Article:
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Insights & Expertise
Around Valentine’s Day, it’s hard to avoid the giant heart shaped boxes of chocolate that adorn the shelves of many stores. For those trying to stay away from these sugary indulgences, it might seem logical to avoid the aromas all together. But, a recent research study by Associate Professor of Food Marketing Ernest Baskin, PhD, suggests that prolonged exposure to tempting smells such as chocolate may actually make you want them less.
There’s a long-held wisdom that exposing potential customers to indulgent food scents will entice them to make purchases. Baskin and his colleagues wanted to put that to the test. Following prior research that had been done on the topic, the team of international researchers set up a series of experiments to try to sniff out the links between indulgent food scents and consumer motivation in consumption by dieters and non-dieters.
“What we found was that the popular wisdom actually doesn't always turn out to be true,” says Baskin. “Which means that the customers who these restaurants and retailers are trying to woo are actually being turned off from them to some extent.”
In one part of the experiment, participants watched a nature video and were then presented with images of four food items — chips, fruit salad, chocolate ice cream and a chocolate chip granola bar.
The results showed those exposed to the smell of chocolate while watching the video were less inclined to want to eat the “unhealthy” options.
“Consistent with prior research but inconsistent with current practices, this research finds that the use of indulgent scents can backfire: Extended exposure to an indulgent food scent decreases indulgent food consumption,” the study states.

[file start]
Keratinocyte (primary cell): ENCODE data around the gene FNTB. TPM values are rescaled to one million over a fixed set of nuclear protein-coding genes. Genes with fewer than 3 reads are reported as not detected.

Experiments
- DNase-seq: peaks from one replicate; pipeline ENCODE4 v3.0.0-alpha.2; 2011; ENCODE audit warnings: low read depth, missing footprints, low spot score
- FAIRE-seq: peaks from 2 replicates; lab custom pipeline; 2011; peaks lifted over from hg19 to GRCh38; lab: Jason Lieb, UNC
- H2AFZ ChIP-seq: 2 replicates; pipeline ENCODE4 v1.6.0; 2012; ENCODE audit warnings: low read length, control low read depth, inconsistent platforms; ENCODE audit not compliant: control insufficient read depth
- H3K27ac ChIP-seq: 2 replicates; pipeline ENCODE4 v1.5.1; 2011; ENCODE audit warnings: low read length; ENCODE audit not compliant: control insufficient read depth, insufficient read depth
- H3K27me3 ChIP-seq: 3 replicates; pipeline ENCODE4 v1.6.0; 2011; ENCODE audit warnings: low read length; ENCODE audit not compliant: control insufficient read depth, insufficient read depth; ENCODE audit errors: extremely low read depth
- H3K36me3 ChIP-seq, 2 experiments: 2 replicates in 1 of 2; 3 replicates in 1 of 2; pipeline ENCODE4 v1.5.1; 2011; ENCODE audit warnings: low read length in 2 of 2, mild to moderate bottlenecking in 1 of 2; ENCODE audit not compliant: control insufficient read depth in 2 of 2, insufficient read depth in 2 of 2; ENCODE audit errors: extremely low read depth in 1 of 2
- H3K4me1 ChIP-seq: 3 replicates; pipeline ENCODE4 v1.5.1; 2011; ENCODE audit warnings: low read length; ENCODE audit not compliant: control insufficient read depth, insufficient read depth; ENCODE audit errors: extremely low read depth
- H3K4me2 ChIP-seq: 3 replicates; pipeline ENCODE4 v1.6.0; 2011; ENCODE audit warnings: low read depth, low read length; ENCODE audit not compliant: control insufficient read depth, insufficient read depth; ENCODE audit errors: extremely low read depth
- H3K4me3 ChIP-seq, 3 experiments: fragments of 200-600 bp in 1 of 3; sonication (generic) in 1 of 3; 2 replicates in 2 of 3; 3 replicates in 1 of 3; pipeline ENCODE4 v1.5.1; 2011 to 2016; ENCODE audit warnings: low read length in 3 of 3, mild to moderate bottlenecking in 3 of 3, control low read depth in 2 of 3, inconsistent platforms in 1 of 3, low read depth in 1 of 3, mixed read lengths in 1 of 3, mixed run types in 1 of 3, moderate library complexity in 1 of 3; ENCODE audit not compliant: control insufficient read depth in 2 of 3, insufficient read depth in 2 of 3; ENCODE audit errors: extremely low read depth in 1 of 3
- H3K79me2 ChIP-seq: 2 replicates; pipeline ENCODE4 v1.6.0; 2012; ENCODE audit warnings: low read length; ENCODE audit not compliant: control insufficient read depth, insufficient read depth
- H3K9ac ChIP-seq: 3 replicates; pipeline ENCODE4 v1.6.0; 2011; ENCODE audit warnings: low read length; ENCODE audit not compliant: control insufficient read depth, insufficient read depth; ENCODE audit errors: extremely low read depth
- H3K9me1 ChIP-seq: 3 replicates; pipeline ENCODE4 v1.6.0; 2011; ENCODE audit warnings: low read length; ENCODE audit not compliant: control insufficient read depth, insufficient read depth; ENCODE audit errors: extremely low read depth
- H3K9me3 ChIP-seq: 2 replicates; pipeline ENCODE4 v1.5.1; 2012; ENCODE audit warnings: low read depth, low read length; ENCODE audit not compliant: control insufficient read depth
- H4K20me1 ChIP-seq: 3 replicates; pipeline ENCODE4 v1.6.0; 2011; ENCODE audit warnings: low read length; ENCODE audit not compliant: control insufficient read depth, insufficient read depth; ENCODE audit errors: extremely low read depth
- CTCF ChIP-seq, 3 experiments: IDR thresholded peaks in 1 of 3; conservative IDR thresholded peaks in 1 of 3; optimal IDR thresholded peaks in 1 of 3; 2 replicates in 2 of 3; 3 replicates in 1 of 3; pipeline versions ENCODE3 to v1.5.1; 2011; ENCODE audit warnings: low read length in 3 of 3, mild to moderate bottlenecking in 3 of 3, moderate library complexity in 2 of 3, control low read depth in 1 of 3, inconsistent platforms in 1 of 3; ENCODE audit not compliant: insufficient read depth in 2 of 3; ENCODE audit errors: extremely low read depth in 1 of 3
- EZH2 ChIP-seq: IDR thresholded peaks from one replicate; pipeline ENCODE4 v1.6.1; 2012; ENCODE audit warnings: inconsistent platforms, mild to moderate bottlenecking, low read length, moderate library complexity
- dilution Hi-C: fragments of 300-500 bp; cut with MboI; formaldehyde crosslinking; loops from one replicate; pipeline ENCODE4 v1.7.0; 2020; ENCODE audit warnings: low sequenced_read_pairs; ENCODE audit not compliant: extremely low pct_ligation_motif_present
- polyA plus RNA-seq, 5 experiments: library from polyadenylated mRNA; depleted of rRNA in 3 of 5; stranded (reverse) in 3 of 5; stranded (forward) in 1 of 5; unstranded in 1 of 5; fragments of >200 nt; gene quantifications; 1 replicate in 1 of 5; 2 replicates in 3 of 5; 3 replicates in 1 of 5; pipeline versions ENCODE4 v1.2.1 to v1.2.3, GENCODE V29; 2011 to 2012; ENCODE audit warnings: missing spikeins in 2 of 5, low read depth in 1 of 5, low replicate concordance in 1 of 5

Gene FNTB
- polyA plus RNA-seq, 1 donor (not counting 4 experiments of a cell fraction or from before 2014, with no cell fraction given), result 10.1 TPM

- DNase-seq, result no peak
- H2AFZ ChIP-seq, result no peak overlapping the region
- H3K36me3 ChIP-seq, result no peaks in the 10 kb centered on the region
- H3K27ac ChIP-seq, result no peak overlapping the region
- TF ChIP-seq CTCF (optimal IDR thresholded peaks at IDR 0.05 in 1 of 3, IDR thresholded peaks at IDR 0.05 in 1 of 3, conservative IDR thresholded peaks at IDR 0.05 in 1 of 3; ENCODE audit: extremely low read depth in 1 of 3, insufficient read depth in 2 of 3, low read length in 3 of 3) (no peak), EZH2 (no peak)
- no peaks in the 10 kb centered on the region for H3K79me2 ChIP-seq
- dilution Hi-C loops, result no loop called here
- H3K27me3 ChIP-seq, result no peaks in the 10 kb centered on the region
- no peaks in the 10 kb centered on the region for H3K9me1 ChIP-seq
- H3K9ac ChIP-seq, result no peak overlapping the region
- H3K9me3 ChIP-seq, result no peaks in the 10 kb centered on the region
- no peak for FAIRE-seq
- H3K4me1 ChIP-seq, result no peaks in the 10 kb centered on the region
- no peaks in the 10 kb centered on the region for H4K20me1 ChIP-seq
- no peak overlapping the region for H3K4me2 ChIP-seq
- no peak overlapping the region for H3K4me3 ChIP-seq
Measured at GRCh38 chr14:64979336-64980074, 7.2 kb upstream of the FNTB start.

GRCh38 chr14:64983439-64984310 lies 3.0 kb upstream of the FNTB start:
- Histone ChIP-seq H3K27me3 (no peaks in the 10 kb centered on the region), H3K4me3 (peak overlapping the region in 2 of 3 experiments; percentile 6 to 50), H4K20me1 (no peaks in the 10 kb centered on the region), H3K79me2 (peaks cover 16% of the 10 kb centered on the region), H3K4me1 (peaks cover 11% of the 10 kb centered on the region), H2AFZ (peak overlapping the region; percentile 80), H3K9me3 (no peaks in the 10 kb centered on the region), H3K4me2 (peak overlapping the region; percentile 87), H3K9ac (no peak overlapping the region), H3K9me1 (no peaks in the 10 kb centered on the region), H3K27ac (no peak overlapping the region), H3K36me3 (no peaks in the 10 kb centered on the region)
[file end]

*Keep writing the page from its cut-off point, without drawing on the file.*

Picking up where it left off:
When it's a longer time period, your brain winds up activating the association that indulgent consumption has long-term negative effects and 'I shouldn’t be eating that food product.'
Baskin notes that it took a prolonged period of time for the “counteractive goal” to kick in. He hopes to perform further studies to better understand the mechanisms for this response.
“To some degree, I think when it's a longer time period, your brain winds up activating the association that indulgent consumption has long-term negative effects and 'I shouldn’t be eating that food product,'" says Baskin.
The research highlights how Cinnabon uses cinnamon scents in and around the store to entice consumers to come in and make purchases.
“If you smell their cinnamon pastries for a while, that actually decreases your willingness to purchase, particularly if you're someone who is dieting,” says Baskin.
What does this mean for consumers who might be tempted by the indulgent scents of chocolates and other sweets?
“The major takeaway is that you should really consider the long-term consequences of the decisions that you're making. That can often help you make the right long-term decision for yourself,” says Baskin.
So, before immediately feasting on those Valentine's Day bonbons, take some time to think (and smell) to decide for yourself if the sugar rush is worth it.
“One of the ways that you can remind yourself of the negative long-term consequences is through smell,” says Baskin. “As you wind up smelling the product for a while, you might, paradoxically, want it less.”
“The lasting smell of temptation: Counteractive effects of indulgent food scents” was performed in collaboration between Saint Joseph’s University and the Management and Marketing Behavioral lab at the Hong Kong Polytechnic University with support from the Michael J. Morris Grant for Scholarly Research at SJU.